When Tahlia Altgold came to Carnegie Mellon University, she discovered that a sizeable chunk of its already small Jewish community was built to exclude her. The historically Jewish fraternity AEPi, big at CMU, had no counterpart on campus for women.
It wasn’t always that way. Jewish sorority AEPhi was the first national sorority to answer CMU’s call for Greek life on campus in the 1940s, explained Alex Zissman, Jack G. Buncher Director of Jewish Student Life at Carnegie Mellon University. But it disappeared decades later and hasn’t returned.
Zissman and students had looked into bringing AEPhi back to CMU or starting a chapter of SAEPi, a national, independent Jewish sorority. But the downsides of Greek life — like dues and membership quotas — left Altgold and other Jewish women on campus wanting something Greek-like instead of Greek life itself.
They started to form a tight-knit community and put on events sponsored by Hillel JUC. Eventually, they made it official, and Achayot Shel Carnegie Mellon (Sisters of Carnegie Mellon) was born.
CMU’s Jewish sisterhood offers a built-in structure for connection that Altgold hopes will serve future students well.
“It’s somewhat of a human want to create something that will be bigger than yourself and that will outlive you,” said the CMU junior. “After I leave, I want Jewish women freshmen to just come and already have that support network and that infrastructure and that robust option for Jewish life.”
Altgold and the group’s 12 other founders are creating that infrastructure. They drafted a constitution last semester and are working to gain university recognition — a process delayed due to COVID-19 and a student government transition.
And they’re creating rituals, like lighting candles to welcome new members, that will bake Jewish traditions into the group’s DNA.
“We really want the blood and the core of this group to be Judaism,” said Altgold. “We are creating something unique that has never existed before, and I think there’s a lot of beauty and power in that.”
They’re also naming the executive board positions for notable Jewish women. Instead of “president,” the group’s leader will be titled “The Ruth” in honor of Justice Ruth Bader Ginsburg.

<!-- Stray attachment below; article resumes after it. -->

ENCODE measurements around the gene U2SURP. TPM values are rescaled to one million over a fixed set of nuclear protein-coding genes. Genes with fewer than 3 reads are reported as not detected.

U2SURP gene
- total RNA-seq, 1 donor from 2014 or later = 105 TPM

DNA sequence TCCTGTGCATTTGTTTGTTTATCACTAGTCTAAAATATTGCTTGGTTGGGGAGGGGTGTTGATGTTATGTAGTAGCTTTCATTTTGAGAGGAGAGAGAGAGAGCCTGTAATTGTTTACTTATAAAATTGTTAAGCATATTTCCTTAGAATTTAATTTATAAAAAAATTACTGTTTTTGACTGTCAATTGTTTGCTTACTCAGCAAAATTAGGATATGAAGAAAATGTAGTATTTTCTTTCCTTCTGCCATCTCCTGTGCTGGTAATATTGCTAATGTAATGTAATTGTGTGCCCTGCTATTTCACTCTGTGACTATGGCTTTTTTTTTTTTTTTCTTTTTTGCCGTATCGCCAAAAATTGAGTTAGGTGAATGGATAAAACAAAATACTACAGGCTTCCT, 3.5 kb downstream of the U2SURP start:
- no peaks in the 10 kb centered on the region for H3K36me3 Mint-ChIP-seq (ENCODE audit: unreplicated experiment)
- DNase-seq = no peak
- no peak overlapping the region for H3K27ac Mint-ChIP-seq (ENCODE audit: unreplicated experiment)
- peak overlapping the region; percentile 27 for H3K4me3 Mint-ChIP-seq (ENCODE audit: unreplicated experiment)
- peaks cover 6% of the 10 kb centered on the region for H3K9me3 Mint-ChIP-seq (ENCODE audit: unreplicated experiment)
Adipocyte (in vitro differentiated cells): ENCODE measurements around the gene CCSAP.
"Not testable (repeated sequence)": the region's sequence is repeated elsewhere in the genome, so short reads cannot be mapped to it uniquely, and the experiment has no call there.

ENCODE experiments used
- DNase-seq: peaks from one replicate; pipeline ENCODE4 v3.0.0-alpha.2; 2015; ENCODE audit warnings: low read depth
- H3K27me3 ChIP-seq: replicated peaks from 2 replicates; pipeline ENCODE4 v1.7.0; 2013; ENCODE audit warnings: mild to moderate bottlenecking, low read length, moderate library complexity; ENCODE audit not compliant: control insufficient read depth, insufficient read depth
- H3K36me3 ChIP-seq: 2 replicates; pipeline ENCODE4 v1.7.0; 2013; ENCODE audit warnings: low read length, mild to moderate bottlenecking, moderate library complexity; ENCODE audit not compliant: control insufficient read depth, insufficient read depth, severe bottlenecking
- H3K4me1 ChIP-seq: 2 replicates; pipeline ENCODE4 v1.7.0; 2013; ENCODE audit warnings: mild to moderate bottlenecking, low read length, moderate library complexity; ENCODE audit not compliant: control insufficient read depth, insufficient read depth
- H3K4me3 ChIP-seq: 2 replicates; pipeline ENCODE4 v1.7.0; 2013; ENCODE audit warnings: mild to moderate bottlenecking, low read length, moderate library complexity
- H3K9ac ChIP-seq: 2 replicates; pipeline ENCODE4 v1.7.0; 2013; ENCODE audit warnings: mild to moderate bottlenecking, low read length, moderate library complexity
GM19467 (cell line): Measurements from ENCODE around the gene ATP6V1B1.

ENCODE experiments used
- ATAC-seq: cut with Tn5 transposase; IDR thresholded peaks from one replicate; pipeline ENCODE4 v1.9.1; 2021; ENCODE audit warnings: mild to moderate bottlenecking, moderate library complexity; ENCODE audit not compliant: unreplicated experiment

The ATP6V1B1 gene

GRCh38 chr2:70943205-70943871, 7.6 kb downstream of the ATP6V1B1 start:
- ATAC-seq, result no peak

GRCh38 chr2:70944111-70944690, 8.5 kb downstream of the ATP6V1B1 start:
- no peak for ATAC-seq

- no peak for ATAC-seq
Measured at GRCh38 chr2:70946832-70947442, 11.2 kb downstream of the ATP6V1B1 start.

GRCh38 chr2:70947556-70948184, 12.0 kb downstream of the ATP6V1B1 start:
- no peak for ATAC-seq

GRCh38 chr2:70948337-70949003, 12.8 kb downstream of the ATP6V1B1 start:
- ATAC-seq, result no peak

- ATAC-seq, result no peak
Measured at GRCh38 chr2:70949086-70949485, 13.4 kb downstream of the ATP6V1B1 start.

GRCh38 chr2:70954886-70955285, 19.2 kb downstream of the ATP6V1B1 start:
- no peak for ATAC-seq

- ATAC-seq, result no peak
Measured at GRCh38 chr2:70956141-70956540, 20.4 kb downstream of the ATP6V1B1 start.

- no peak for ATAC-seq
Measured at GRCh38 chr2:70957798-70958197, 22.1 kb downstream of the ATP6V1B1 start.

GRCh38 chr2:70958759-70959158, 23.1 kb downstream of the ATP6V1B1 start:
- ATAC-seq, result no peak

Renting out an auditorium, watching a John Mulaney stand-up special and eating cereal in what the group dubbed “Mulaney Fest 2020” isn’t easily replicable during the pandemic. But they’ve created new programs like “craft and kvetch” over Zoom and are still able to recruit new members.
“It’s so exciting that it’s an opportunity for these women to have a program like this,” said Zissman. “I know that there is a lot of amazing impact on the Carnegie Mellon Jewish life that this program can have.”
Meanwhile, at the University of Pittsburgh, Hillel is reprising its big/little program, pairing older students with younger ones as they enter college with new barriers to connection.
Eva Shterengarts remembers how hard it was to find her place as a freshman — and she didn’t have the challenges of doing it with social distancing or on Zoom.
The Pitt junior, who will be a “big” this year, is eager to support new students during a tough transition. “This program will give a lot of students the opportunity to have another friendly face around campus and have someone that they can turn to and ask questions without having any sort of obligations,” she said.
More than 60 students signed up for the program, and Shterengarts, who is the communities lead for the Hillel Student Board, worked with Kari Semel, Janet L. Swanson Director of Jewish Student Life at the University of Pittsburgh, and social media intern Ryan Covitt to pair the students based on their answers to open-ended questions about their interests, religious observance and more.
Last weekend featured a big reveal: Bigs and littles met each other at coffee shops around Oakland. The pairs and families — like Shterengarts and her two littles — will be able to opt into events like mask tie-dyeing during the school year.
Semel hopes the program will offer new students much needed human connection. “We need to just start at base level,” she said, “And make sure they feel welcome and comfortable at Pitt.” PJC
Kayla Steinberg can be reached at email@example.com.